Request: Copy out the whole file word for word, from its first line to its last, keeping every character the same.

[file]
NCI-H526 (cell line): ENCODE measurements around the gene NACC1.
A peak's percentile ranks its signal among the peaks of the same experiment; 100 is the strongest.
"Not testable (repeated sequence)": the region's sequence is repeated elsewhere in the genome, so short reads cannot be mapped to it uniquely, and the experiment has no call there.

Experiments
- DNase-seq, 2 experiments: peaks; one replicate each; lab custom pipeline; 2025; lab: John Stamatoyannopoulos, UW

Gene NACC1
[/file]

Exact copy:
NCI-H526 (cell line): ENCODE measurements around the gene NACC1.
A peak's percentile ranks its signal among the peaks of the same experiment; 100 is the strongest.
"Not testable (repeated sequence)": the region's sequence is repeated elsewhere in the genome, so short reads cannot be mapped to it uniquely, and the experiment has no call there.

Experiments
- DNase-seq, 2 experiments: peaks; one replicate each; lab custom pipeline; 2025; lab: John Stamatoyannopoulos, UW

Gene NACC1